Earth Awareness and Perspective
04/10/13 Lauren G. Harpke
Lauren Harpke is an Energy and Environmental Associate in the Milwaukee Office.
Since its inception in 1970, Earth Day has been celebrated across the country on April 22nd with tree plantings, speeches and environmentally-conscious service projects. Unable to appropriately acknowledge Mother Earth in a single day, some municipalities and organizations extend Earth Day to a full week or month dedicated to Earth Awareness. But even then, is a month enough time to slow down and recognize the power of Mother Nature?
As an environmental attorney, I like to think that I practice “earth awareness” every day. My nine to five job, so to speak, is to guide clients through the environmental regulatory schemes applicable to their operations and to assist with the environmental due diligence process in connection with acquisitions and new developments. In other words, I spend my working hours considering the impacts at the intersection of environment and business.
Even when not at work in my suit and heels, I continue to practice “earth awareness” each day. In the spirit of honesty, however, I must confess that I’m usually not actually wearing a suit and heels at work – I’m not much of a suit person, nor am I particularly fond of heels. But, that personal confession is beside the point, which is that my job as a corporate environmental attorney provides additional context and perspective to my daily life.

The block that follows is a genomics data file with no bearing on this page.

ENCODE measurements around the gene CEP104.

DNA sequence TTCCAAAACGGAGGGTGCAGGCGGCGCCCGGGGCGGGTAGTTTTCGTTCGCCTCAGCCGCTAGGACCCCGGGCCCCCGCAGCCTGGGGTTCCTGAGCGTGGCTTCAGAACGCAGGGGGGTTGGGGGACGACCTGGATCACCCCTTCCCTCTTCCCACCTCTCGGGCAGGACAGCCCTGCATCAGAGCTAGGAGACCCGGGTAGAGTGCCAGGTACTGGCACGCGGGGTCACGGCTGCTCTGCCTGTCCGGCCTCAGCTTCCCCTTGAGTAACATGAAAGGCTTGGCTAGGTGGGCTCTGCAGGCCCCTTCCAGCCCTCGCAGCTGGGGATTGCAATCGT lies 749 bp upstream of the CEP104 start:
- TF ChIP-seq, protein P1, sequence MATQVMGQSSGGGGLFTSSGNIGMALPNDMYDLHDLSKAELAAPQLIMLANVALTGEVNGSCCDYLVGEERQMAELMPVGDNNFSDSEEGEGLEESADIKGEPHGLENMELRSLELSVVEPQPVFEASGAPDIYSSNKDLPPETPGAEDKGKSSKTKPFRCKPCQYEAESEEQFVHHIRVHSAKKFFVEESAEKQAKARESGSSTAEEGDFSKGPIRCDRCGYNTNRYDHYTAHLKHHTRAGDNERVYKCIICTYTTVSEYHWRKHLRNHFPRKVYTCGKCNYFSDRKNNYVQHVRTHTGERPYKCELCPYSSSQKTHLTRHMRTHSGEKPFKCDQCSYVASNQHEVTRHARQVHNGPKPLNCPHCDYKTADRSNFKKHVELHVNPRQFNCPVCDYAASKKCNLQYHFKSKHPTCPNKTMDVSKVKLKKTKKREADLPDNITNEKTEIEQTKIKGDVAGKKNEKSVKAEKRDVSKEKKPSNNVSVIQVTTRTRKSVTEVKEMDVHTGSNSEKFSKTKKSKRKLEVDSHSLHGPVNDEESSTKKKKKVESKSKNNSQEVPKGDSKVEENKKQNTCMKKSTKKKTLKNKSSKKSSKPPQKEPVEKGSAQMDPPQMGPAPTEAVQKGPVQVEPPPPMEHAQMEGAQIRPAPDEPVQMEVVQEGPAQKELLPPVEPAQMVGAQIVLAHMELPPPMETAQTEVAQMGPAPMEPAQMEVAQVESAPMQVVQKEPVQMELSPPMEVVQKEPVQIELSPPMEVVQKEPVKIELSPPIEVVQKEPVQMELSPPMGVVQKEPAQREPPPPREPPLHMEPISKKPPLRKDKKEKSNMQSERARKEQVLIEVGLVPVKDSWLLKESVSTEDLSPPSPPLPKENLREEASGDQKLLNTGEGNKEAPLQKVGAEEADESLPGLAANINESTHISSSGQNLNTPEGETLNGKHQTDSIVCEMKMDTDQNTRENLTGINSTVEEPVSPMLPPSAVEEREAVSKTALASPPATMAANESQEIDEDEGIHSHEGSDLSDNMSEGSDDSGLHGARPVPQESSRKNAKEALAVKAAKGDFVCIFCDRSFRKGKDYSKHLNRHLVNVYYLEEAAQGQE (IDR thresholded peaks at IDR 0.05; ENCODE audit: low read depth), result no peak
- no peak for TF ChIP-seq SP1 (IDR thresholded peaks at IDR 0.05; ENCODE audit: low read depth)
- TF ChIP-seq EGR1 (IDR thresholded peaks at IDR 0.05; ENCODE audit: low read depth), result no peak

When not at work, I can often be found hiking in Lapham Peak State Park or kayaking in the Bay of Green Bay. In addition to enjoying the beautiful scenery and fresh air, the value of which cannot be monetized, I notice the additional value that our environment brings to our economy, businesses and clients and vice versa. I know that from the trees come paper and construction materials, from the water comes irrigation and cooling sources, and from the air comes wind-power. When shopping at my usual grocery store, I see the site layout particularly designed to incorporate green areas and protect nearby environmental corridors. And when sleeping in my tent in a thunderstorm, I can marvel at (and appreciate!) the technology keeping me dry.
In fact, earth awareness is how I found my career calling in the first place. Many, many years ago I spent time on a boat in the Bahamas watching whales and dolphins all day, every day. While it sounds very much like a vacation, I was actually a volunteer on a research expedition to gather data on the indigenous and migratory populations to assist in developing policies for the commercial fishing and boating industries. On this project, I observed the intense relationship between traditions, science, policy and environmentalism; I quickly learned that the most effective and useful environmental policy is that which incorporates all of those components. And now, many years later, I still find myself both playing and working with the essential mindset of Earth Awareness every day.
How are you “earth-aware”? What unique perspective does your life provide to your sense of environmentalism?